Huntington, WV Central City Factory Fire, Dec 1911





Death, resulting from the most horrible accident that has ever come under the notice of the police or fire department, ended the suffering of James LOSEY, 50 years old, who was frightfully burned, at a fire in the Huntington Tumbler Company, Saturday night. Losey died at the Huntington Hospital, where he was taken following the fire, Sunday morning. The police, after an investigation, have decided that the affair was an accident. It was at first hinted Losey might have been coal oiled and set fire, after being robbed.

Will STEELE who rushed out of the tumbler works, just after the fire broke out, was arrested by the police judge. He will be held pending a more complete inquiry into the case.

According to Coroner VINSON there will be no inquest held, as he says the man plainly died from the result of burns. Doctor Karl PRICHARD, who attended Losey, says in his opinion the man was a victim of an accident. He found no evidence of coal oil, or foul play. Losey was a married man, and had a number of children.

The circumstances of the affairs are most startling. About 11:30 o'clock, the Central City hose company was called out by an alarm at the Huntington Tumbler works, which is just back of the hose house. Just as the fire wagon crossed a railroad switch near the scene of the fire, the firemen were horrified by the sight of a terrible object.

From behind the line of cars, in the pitch darkness of the night, sprang, with a scream of agony that made blood run cold, the form of a man, enveloped in flames. The arms of fire were swinging frantically above his head and with every leap came the ear piercing shrieks, modulating at times into a horse animal moan. "God, what is it," cried one of the fireman as the apparition of fire and flesh disappeared..

As the demon like form rushed screaming behind a box car, the fireman called to a patrolman to go after, what ever it was. The members of the fire department were able to extinguish the blaze without difficulty.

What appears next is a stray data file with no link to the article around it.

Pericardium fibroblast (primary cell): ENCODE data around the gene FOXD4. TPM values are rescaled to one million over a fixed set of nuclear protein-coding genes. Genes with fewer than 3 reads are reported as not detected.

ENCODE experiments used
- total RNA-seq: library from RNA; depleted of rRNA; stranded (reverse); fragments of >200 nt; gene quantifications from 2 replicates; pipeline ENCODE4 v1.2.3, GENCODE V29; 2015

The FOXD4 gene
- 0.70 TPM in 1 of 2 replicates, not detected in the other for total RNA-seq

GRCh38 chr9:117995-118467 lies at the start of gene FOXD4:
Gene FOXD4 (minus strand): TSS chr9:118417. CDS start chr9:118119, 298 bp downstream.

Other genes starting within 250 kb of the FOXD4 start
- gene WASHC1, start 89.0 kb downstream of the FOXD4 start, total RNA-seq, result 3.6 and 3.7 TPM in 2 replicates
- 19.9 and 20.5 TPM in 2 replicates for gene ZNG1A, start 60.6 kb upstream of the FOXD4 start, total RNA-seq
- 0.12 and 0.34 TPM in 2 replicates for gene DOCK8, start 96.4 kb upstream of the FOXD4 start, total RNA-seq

When the officer ran to the place the burning man was believed to have gone he found him lying on the ground by the side of the car. The patrolman's flashlight showed a bloody hand print on the car. Bits of flesh were stuck in the print.

The man was stark naked, with the exception of his shoes. The socks were still burning when the officer got to him. About the waste was the smoking remains of a bell. The man had stoped his superhuman cries. He held out a hand to the officer-it was nothing but blackened bones-one finger was gone. This morning the flesh and finger nails, were found stuck on a box in the building where the fire had occurred. Teh man grabbed the box as he blindly dashed from the building. The cooked flesh caught on a nail, and it was scraped from the bones.

A hasty examination by the officer showed the flesh on the back, the limbs and arms to be actually cooked--burned soft to that extent that it stuck on anything it touched. Even as he stood trembling before the officer with the smouldering remains of his underclothes beside, bits of flesh dropped to the ground about him. Blood flowed from many of the red raw blisters.

The patrol and Chief Davis, of the fire department arrived almost immediately, afterwards. The chief says when the powerful lights of his Oakland "40" flashed on the figure, he believed that the officer had captured a wild man.

Losey, as teh man proved to be, was rushed to the Huntington Hospital, wrapped in a fireman's coat. He remained in a semi-delierious condition until death relieved him.

Physicians say that he was intoxicated when the accident occurred. he knew absolutely nothing concerning the fearful events of the night.

It is Chief Davis' theory that Losey, who is a cooper at the West Virginia Brewing Company, had been drinking with Steele, the man arrested by the police. Losey, it is believed, law behind the stove, nearly dead drunk. His clothes caught fire from the hot stove. The pile of staves and shavings behind him became ablaze from his clothes. That he was horribly burned before leaving the building, is certain, for the flesh of his hand was found on the box, while considerable blood was found on the floor. The fire was nothing. A few staves were all that burned. A bucket half full of beer, and a deck of cards, were found on a box by the police. One card, the four of spades was lying upward on the floor. On the card was a drop of blood.

Losey could be traced by blood and pieces of burning clothing that fell from him as he ran. He probably covered seventy-five yards before he dropped exhausted to the ground behind the box car.

He told the authorities in a delirious moment that he had some money. Most of this was found, however, after the fire.

Huntington Advertiser, 4 DEC 1911